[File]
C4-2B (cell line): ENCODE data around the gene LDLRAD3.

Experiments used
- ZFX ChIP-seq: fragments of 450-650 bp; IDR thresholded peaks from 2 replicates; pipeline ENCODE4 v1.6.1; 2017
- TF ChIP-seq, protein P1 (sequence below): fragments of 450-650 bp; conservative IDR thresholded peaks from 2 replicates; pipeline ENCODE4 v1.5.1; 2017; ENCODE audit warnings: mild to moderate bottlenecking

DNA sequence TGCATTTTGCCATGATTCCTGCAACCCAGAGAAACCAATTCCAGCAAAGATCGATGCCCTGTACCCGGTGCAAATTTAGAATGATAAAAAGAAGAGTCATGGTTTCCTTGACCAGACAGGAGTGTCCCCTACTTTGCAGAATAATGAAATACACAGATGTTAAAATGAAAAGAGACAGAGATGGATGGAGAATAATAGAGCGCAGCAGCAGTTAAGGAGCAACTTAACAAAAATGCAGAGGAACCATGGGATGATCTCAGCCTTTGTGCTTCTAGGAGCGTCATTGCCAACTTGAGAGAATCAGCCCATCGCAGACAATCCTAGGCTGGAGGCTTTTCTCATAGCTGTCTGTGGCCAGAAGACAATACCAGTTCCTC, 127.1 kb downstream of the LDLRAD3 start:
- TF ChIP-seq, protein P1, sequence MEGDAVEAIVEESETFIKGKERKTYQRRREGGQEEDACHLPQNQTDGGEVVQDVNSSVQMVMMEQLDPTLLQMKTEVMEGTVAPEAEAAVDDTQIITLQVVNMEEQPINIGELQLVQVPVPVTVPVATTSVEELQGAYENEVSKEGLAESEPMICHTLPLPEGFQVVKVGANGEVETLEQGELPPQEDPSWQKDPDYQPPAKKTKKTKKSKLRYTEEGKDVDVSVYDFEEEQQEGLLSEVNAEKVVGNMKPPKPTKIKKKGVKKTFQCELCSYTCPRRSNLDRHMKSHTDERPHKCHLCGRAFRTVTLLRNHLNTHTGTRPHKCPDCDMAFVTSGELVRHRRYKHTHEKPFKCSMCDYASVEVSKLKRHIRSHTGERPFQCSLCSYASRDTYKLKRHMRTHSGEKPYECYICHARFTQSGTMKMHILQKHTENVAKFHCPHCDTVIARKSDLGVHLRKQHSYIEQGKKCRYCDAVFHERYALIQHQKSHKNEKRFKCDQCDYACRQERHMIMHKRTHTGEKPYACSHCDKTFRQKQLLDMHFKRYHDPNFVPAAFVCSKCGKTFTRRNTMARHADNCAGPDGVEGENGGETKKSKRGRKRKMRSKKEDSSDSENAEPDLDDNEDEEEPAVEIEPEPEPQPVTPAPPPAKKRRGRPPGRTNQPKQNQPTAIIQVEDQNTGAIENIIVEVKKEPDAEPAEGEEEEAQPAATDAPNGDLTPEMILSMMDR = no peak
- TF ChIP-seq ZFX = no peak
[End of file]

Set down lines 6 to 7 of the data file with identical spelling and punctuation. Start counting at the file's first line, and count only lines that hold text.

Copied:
- TF ChIP-seq, protein P1, sequence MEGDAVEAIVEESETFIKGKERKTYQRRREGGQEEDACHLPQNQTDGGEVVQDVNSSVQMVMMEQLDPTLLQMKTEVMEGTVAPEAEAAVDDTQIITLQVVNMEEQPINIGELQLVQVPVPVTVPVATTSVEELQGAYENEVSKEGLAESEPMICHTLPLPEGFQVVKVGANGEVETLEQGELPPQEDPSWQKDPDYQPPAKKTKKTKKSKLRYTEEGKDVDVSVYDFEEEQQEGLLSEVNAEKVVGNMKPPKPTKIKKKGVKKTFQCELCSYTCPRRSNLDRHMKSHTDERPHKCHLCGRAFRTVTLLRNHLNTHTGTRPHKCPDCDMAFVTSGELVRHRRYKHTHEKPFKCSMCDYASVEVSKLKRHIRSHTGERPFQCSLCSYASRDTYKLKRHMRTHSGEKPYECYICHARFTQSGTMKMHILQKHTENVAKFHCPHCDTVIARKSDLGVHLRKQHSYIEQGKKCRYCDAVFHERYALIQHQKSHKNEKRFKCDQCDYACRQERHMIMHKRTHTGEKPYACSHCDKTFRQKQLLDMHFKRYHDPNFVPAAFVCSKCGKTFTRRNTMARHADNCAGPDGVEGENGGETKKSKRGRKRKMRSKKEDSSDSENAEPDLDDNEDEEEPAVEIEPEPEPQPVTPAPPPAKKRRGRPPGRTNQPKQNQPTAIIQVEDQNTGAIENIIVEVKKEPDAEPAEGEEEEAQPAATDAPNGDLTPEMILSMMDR = no peak
- TF ChIP-seq ZFX = no peak